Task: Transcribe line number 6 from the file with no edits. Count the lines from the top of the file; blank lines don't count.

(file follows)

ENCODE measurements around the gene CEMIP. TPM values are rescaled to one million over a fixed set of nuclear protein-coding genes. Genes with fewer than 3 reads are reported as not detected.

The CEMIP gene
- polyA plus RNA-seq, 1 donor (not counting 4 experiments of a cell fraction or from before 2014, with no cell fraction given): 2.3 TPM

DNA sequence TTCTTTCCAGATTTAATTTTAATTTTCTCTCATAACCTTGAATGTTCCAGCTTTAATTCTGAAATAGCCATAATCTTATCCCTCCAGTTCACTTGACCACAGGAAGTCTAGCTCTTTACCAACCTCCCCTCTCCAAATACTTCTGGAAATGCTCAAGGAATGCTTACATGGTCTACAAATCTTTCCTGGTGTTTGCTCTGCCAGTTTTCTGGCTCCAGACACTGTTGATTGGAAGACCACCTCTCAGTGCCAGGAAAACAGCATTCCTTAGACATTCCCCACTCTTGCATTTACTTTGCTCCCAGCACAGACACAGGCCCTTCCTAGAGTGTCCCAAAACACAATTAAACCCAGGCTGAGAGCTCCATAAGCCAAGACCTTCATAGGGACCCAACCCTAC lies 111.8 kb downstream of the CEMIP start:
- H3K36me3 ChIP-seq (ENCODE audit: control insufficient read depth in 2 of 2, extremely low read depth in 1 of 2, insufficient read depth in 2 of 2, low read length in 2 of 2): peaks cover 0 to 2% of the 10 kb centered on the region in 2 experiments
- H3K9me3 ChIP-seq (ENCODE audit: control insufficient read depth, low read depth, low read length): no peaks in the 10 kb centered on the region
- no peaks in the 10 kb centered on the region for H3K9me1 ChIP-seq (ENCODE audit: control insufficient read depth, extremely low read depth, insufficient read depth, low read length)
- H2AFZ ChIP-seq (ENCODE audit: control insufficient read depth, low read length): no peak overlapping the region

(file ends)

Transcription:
- H3K9me3 ChIP-seq (ENCODE audit: control insufficient read depth, low read depth, low read length): no peaks in the 10 kb centered on the region